The Eiffel Tower Was Originally Painted?
The Eiffel Tower is the tallest structure in Paris, an internationally recognized symbol of both its host city and the country of France, and composed of approximately 7,300 tons of wrought iron.
That last little detail is critical to the subject of today’s trivia: paint. If you’re going to build a 1,063 foot tall structure composed entirely of wrought iron, you’re committing yourself to thoroughly painting that structure to keep rust and corrosion at bay. Originally, the Tower was painted red (tinted with brown), then shifted to yellow-ochre, chestnut brown, and then finally the bronze gradient it is today (the color shifts subtly from the ground to the top of the Tower to make it appear consistent to viewers on the ground).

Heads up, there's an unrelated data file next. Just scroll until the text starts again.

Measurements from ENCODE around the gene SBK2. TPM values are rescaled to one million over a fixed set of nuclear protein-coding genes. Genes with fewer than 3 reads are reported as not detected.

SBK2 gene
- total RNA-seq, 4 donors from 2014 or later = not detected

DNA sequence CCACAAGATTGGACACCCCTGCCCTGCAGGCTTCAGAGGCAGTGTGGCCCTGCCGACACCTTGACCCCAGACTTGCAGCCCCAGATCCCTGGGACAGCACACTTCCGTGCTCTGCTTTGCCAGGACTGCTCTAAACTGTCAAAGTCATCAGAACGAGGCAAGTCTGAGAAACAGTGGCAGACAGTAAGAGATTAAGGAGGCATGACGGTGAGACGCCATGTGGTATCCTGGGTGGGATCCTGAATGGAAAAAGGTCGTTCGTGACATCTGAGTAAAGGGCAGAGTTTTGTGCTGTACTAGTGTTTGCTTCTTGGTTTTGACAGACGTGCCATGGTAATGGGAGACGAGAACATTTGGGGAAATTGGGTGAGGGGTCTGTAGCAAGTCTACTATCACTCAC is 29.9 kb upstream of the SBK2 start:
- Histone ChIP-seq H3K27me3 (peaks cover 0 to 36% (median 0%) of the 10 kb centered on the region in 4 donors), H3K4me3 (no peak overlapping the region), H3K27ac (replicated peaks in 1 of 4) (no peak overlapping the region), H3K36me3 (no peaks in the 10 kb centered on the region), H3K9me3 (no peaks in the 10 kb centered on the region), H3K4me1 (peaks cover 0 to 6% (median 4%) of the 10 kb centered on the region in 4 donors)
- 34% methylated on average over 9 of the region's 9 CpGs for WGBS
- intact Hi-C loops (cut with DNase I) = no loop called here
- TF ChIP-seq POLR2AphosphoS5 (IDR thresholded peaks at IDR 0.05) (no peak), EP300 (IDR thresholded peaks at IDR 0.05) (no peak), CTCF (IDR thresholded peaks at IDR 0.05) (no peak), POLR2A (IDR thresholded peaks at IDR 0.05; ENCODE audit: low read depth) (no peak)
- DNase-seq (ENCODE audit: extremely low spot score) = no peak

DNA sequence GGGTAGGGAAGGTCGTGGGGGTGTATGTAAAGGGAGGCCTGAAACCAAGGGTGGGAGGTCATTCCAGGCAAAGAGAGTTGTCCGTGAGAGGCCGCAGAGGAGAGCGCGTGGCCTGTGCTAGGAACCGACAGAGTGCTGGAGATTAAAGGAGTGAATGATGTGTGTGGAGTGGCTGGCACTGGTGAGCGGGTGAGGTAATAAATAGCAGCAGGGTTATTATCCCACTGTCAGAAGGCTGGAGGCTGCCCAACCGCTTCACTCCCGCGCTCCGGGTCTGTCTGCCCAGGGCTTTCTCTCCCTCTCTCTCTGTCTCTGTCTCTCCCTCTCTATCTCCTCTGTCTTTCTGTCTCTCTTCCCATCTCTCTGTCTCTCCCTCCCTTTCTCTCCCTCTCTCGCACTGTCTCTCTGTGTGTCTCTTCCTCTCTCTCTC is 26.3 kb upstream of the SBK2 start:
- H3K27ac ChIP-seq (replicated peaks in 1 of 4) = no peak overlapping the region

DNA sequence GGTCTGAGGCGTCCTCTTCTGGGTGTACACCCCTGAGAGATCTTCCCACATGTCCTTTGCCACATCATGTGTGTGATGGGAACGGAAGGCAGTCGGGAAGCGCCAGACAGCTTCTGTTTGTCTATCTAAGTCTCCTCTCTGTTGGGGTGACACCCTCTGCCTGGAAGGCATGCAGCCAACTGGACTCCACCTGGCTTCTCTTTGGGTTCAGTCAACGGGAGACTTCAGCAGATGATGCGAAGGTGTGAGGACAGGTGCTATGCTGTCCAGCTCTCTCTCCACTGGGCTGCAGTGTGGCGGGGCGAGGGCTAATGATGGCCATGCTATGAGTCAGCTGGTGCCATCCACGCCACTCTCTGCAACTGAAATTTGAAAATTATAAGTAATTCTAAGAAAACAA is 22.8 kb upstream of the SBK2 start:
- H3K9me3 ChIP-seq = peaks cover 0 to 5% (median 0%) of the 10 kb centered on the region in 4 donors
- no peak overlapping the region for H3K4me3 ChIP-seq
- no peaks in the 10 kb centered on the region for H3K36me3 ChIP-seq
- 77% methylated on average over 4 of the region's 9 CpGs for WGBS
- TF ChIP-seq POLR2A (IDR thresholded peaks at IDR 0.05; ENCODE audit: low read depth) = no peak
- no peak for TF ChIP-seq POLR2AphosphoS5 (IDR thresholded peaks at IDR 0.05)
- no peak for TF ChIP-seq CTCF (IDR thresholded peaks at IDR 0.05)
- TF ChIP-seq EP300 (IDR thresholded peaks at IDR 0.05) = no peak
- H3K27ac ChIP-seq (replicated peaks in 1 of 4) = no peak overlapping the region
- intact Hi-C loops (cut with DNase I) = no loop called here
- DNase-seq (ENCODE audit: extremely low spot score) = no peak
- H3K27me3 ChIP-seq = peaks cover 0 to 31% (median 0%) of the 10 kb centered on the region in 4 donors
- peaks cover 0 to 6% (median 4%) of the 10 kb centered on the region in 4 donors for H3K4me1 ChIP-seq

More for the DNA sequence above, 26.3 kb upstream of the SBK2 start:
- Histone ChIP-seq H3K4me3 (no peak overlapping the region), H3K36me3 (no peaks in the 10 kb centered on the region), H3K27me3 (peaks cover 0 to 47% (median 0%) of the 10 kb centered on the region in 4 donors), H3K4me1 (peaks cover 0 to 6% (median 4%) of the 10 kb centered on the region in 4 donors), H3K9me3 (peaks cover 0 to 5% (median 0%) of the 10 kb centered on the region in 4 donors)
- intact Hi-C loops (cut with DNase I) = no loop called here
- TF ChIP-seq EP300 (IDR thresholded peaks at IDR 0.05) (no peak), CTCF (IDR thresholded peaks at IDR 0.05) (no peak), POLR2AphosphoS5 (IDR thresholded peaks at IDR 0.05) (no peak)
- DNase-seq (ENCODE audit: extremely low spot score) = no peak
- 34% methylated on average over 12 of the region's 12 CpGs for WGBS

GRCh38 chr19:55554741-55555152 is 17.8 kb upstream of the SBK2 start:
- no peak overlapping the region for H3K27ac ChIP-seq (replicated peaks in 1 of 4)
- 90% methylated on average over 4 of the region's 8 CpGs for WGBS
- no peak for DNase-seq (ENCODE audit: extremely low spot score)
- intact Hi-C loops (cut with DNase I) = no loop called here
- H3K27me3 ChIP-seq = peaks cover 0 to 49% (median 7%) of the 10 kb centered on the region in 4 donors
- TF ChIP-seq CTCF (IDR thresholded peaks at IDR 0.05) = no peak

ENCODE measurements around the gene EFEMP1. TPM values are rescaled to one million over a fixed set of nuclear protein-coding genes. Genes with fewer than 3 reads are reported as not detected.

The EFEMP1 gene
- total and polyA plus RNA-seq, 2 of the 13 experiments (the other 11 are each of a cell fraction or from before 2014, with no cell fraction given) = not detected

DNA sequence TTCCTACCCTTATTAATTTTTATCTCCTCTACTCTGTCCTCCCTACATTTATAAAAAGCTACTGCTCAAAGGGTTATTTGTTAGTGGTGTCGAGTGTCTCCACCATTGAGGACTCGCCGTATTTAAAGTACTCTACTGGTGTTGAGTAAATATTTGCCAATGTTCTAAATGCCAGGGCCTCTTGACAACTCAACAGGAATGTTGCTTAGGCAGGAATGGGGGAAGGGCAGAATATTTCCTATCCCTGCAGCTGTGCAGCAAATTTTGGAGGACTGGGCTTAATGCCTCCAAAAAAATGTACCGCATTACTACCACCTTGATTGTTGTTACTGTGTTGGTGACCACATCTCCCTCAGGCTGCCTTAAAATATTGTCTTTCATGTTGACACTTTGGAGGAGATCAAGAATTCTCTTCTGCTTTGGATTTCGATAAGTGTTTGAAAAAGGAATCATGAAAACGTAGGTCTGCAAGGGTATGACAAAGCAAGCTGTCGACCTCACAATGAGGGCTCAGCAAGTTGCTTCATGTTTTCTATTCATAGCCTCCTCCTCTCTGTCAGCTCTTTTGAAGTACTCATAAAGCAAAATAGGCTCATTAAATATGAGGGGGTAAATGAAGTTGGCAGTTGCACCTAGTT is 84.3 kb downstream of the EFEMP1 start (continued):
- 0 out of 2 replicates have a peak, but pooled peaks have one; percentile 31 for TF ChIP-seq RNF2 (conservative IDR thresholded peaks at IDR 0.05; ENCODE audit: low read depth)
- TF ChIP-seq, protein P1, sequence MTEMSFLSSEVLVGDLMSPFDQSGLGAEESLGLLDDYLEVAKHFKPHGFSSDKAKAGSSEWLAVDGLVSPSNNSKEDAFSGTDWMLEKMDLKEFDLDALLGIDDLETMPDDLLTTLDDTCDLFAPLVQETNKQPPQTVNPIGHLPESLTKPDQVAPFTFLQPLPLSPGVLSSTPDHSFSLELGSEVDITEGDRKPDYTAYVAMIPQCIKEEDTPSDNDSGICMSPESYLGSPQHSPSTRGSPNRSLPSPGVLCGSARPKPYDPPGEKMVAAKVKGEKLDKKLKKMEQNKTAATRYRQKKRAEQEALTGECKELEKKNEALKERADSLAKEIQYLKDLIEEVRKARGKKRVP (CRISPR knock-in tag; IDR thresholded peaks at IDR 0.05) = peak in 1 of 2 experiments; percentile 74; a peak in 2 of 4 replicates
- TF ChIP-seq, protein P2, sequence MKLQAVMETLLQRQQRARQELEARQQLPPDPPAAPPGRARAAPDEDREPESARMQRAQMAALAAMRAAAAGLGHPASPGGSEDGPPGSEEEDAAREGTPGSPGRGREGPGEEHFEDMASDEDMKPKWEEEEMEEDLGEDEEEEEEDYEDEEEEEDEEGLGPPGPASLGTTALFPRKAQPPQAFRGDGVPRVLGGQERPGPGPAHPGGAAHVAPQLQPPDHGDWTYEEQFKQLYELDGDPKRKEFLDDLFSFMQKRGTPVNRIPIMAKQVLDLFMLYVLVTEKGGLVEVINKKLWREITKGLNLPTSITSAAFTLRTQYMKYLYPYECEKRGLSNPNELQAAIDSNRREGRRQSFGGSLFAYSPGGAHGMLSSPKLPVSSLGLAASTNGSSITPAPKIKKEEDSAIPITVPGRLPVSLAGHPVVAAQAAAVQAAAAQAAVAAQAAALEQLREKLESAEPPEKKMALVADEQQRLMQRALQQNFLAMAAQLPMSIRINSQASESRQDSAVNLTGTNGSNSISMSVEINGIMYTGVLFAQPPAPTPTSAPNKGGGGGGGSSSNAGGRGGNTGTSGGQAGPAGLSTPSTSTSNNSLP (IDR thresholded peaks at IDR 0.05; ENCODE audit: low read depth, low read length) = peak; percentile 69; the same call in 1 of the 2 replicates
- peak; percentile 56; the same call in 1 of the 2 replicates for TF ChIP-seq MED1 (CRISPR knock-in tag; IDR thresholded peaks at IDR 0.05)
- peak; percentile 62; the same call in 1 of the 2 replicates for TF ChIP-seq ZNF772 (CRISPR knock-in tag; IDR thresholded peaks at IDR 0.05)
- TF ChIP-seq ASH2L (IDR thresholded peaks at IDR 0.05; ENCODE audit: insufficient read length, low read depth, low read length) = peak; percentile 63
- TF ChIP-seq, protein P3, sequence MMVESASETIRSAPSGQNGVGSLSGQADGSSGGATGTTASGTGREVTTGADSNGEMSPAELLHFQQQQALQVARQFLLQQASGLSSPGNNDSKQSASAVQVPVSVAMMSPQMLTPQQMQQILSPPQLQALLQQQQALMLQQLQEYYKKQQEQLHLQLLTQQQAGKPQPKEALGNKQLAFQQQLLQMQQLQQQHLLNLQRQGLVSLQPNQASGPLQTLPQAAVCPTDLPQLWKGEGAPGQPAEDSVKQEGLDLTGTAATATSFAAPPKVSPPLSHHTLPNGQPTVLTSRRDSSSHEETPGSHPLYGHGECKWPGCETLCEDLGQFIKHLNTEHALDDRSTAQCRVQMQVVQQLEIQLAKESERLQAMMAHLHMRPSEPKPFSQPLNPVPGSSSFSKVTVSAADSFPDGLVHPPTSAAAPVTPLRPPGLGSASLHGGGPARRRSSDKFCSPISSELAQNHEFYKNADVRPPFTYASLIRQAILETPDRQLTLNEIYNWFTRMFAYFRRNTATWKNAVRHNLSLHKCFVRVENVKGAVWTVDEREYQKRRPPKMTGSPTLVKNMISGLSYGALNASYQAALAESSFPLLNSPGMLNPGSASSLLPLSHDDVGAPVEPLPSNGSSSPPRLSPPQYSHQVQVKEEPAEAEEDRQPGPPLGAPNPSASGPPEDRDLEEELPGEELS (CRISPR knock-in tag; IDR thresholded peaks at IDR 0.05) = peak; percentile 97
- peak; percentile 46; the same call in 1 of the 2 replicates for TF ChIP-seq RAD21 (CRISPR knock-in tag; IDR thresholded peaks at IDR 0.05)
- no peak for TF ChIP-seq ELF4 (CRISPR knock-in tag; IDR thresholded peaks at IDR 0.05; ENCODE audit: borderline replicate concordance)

The Eiffel Tower is repainted every seven years and soaks up a remarkable amount of supplies in the process: 60 tons of paint, 5000 sanding disks, 1500 brushes, five acres worth of safety netting, and 31 miles of security cords. The repainting process takes approximately 18 months and the Tower is kept open to the public.